Whilst the touch phone is still in use today, it has been very much superseded by the cordless model.
I do not use the landline system anymore, instead utilising the mobile device network for our communication needs.
In the early days the automated telephone system was not available for every home to have a telephone, so public phone boxes were strategically placed around the suburbs. Unfortunately in early 1950, the suburb of Lalor was very new and the only public phone in our area of the suburb was at the railway station, some 560 mt. from our house. The streets were unmade and when wet, were a challenge to navigate, especially for my mother when pushing a pram with a child in it. The local families actually had a large wooden box at the railway station where people would leave their gumboots whilst away on the train. Most people left their phone calls until they were in the vicinity of the station. The automated telephone installation did eventually come in late 1952, but the eastern end of our street was one of the last areas to be connected. We were not connected for some time, instead relying on nearby family members in an emergency.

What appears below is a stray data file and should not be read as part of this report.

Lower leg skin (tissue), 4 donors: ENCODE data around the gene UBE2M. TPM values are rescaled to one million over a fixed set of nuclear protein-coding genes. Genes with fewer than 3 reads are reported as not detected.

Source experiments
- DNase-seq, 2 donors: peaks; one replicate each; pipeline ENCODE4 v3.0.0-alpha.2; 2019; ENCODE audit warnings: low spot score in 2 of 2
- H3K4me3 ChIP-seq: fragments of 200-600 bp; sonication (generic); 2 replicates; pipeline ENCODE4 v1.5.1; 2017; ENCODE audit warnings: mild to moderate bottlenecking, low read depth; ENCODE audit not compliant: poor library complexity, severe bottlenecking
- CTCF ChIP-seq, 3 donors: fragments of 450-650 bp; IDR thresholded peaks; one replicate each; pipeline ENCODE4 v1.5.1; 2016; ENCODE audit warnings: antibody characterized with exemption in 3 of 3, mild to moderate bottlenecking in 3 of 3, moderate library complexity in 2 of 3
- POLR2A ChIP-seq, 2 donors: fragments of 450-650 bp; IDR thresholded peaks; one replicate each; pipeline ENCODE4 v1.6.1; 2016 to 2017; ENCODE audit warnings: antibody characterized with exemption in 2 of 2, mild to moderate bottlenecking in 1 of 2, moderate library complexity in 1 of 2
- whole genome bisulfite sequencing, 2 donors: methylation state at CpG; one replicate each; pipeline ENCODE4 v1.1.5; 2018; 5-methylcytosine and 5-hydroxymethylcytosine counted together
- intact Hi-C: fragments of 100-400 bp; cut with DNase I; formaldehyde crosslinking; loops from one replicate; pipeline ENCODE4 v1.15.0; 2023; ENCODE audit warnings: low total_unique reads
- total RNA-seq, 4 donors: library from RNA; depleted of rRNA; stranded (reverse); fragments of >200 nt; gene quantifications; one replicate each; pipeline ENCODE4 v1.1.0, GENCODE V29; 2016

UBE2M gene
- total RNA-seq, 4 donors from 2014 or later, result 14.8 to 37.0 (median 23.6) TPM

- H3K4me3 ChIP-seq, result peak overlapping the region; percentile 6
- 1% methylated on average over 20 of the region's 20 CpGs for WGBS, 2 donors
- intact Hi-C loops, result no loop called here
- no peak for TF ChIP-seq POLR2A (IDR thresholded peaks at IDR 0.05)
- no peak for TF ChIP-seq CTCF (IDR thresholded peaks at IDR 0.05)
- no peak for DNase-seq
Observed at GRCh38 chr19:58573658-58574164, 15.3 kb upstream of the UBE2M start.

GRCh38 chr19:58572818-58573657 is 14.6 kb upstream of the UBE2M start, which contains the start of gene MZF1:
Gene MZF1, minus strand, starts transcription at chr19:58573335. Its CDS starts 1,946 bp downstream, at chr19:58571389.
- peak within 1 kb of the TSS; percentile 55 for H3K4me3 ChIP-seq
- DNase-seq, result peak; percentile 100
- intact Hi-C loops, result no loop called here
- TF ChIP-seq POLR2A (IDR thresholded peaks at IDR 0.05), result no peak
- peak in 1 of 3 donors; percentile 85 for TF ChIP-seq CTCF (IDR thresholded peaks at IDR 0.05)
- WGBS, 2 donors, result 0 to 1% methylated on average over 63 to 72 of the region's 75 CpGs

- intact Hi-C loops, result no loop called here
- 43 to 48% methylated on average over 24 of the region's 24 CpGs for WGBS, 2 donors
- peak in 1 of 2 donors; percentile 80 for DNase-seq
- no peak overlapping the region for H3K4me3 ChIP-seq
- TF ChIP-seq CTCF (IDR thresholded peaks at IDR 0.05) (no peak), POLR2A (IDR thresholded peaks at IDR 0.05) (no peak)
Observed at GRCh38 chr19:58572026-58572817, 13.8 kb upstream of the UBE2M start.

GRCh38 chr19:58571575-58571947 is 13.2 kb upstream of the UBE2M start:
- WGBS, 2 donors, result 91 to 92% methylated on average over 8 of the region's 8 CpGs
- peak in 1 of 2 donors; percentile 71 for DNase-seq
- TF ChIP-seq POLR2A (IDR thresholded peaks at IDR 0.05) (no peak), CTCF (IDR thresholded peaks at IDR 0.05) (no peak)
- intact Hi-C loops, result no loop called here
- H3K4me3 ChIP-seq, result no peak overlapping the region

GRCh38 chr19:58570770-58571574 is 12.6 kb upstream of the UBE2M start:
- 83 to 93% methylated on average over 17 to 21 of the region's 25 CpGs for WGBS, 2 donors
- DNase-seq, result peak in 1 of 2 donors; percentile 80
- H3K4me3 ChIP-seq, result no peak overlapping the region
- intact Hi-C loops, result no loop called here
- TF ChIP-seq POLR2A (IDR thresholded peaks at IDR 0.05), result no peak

My second experience with the telephone was at my Grandparents property near Woomelang in the Mallee. This line was known as the ‘party’ line, with two wires strung on insulators between mallee tree trunks.
I often wonder if our grandparents could see what is available in communication equipment today, what would they think?